Monday, April 4, 2011

Laymon Month: Guest Post by Jeff Strand

I first discovered Richard Laymon in FANGORIA, where he said "I think horror should be fun!" The article really made me want to read his work, so I turned on my Kindle...I mean, I went to, wait, actually I searched bookstores, new and used, and couldn't find a damn thing by him. This was the 80's. I was pretty much screwed.

A couple of years later, I was browsing the horror section, and, hey, a book by that Richard Laymon guy! FUNLAND! I bought it, read it immediately, and though it's far from my favorite book of his, I was an instant fan.

From 1989 to 1995, I continually sought out his books. There were a few lucky used bookstore finds: TREAD SOFTLY, NIGHT SHOW, and RESURRECTION DREAMS. A couple of library finds: QUAKE, MIDNIGHT'S LAIR, and THE STAKE. A friend in college had BEWARE, THE CELLAR, and THE WOODS ARE DARK.

In the age of Amazon and Wikipedia, it's hard to even remember a time when you could be a huge fan of somebody's work and not really know what was available. (Much like when I first became obsessed with Alice Cooper--each CD or cassette I found was a surprising, wonderful new discovery!) But I really had no idea what was out there, Laymon-wise.

Then: the Internet. One of the very first sites I visited was Steve Gerlach's Richard Laymon Kills site, and--holy crap!!!--Laymon had published tons of books that I'd never even heard of! DARKNESS, TELL US! BODY RIDES! ISLAND! BLOOD GAMES! BITE! IN THE DARK! ONE RAINY NIGHT! And more!

I found a UK bookseller online, and with about two minutes of effort I suddenly went from having about a third of Laymon's books to having almost all of them. And I read them all, back to back. (Is that good for your brain? Probably not.) I was like a kid gobbling up his entire bag of Halloween candy, and I hadn't experienced this much joyous reading since my discoveries of King, Koontz, and McCammon.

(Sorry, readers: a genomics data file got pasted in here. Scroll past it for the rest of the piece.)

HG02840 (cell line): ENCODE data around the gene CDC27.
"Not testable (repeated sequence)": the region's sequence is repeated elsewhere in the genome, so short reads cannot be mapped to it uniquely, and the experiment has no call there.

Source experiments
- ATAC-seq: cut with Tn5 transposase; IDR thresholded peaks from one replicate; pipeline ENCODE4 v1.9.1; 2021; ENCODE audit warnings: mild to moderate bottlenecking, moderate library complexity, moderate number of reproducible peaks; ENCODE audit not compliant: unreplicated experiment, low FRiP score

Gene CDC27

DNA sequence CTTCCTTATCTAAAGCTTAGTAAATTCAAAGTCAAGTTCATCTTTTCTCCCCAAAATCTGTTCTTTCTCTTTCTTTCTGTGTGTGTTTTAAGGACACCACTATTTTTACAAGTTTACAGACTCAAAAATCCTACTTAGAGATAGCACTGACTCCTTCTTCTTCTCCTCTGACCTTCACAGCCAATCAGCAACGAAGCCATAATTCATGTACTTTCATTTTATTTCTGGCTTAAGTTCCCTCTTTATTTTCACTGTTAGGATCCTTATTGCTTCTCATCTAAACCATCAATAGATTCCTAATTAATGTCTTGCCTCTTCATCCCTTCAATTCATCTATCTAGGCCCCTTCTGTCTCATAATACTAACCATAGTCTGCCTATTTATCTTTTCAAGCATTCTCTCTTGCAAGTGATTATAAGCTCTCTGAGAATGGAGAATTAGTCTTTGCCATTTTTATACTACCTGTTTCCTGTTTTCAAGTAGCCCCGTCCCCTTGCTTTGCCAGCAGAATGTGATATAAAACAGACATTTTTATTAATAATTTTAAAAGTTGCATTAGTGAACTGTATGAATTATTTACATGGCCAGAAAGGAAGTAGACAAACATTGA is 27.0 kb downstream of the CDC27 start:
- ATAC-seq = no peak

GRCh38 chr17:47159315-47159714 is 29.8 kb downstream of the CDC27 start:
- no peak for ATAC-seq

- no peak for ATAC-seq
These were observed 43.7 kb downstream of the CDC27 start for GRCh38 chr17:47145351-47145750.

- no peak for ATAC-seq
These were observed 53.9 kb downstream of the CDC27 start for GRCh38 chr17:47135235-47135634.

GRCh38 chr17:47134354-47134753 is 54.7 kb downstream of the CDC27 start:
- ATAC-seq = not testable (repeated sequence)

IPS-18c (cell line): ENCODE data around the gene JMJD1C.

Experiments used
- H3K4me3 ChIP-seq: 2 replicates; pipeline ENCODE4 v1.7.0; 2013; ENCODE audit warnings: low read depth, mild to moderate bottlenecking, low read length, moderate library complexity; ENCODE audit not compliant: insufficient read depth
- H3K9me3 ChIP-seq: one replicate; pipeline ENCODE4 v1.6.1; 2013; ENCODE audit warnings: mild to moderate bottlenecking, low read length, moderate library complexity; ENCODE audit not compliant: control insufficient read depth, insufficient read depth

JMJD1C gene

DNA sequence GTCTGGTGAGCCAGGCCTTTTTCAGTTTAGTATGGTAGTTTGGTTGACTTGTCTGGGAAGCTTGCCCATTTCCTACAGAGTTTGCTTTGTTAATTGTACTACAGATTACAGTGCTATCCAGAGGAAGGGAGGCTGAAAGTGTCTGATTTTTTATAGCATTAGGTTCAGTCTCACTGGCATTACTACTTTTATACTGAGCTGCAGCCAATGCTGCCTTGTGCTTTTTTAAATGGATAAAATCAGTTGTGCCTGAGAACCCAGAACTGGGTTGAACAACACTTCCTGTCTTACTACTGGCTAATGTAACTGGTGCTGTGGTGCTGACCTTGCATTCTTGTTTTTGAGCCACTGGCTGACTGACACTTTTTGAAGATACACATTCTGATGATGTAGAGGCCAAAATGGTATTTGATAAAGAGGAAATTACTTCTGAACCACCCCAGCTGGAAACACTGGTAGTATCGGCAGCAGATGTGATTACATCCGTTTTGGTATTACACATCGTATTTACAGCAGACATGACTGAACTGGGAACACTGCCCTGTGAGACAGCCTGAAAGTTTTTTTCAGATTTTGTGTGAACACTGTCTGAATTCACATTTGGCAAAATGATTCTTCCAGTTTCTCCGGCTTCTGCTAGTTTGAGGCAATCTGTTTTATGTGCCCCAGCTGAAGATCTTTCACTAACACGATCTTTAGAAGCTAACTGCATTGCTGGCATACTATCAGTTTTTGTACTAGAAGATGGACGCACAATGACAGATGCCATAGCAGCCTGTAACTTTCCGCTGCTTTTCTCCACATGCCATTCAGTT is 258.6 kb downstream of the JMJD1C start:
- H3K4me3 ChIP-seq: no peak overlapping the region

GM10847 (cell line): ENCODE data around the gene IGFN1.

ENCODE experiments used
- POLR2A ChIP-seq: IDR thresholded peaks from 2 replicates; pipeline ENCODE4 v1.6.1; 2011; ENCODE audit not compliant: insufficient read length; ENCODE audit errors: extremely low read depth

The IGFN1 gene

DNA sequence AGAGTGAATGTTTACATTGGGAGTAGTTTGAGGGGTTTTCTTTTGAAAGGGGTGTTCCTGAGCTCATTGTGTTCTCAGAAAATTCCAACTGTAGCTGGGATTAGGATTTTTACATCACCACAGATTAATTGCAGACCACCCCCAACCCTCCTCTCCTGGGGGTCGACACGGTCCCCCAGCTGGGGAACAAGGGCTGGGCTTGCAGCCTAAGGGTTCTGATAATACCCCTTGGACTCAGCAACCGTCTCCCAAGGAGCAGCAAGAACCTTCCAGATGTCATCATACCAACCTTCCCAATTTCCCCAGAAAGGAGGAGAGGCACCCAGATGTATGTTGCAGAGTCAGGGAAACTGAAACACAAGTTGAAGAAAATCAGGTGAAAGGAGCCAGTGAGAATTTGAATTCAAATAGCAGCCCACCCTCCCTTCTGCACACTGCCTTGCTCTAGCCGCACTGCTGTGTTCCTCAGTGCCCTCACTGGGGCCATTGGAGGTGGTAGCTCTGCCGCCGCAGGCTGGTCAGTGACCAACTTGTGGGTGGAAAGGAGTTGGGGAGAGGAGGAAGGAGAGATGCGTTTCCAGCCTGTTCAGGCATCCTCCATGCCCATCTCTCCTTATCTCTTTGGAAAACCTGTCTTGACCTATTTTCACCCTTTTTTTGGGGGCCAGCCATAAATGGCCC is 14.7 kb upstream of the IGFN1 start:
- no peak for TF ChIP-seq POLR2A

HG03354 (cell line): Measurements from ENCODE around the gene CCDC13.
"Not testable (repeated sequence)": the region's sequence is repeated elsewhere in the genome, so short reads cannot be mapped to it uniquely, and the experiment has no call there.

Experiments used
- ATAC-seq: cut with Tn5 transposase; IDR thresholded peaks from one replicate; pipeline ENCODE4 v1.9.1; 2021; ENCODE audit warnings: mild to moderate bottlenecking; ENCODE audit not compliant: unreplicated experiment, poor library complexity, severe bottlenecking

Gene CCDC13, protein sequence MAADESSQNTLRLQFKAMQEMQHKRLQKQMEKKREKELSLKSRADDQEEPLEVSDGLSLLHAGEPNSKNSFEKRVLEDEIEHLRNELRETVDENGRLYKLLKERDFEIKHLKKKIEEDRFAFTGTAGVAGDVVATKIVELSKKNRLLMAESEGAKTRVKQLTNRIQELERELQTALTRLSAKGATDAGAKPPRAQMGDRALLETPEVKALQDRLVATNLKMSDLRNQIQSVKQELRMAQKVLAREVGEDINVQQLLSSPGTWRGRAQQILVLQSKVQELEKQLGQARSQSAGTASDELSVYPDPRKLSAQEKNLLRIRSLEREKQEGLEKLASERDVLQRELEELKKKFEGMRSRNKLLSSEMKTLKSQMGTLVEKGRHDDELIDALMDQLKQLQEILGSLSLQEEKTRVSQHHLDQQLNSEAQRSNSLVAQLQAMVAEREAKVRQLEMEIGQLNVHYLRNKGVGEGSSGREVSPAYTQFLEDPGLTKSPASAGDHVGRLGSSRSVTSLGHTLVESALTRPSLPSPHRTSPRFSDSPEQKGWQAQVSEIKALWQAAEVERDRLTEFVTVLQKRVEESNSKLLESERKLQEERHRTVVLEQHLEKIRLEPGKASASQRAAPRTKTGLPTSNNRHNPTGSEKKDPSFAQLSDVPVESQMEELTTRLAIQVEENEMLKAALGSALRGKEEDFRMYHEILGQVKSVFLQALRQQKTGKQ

(Okay, I didn't like ALLHALLOW'S EVE that much. But aside from that...)

And now, since nobody said "Your Laymon essay must have structure!" here are a few unconnected Laymon thoughts:

Laymon saved me at several conventions, because despite not having any particular fondness for vampires, I always seemed to get stuck on a vampire panel. Instead of admitting to the audience and other panelists that I really didn't know what the hell I was talking about, I'd talk about how Laymon did three vampire novels (THE STAKE, BITE, and THE TRAVELING VAMPIRE SHOW) that weren't really about vampires! THE STAKE in particular just flat-out shouldn't work. How do you do an entire novel (and a fairly long one) that's all about "Should we pull this stake out of the mummified vampire corpse?" Most people could barely get a short story out of the premise, yet this book is never less than gripping.

SAVAGE is one of my favorites. Skip to the next paragraph if you haven't read it, but if you have: am I the only one who was completely stunned by the cruelty of the ending? Our hero, Trevor, and his new girlfriend, on their way to confront Jack the Ripper, do a complete wuss-out and decide NOT to face him. Shortly afterward, we find out that his old girlfriend (who we assumed had moved on with a new guy) went after the Ripper the way they'd planned, and dies horribly. Trevor imagines that while she was being tortured to death, she held out hope that he was on his way. Ouch.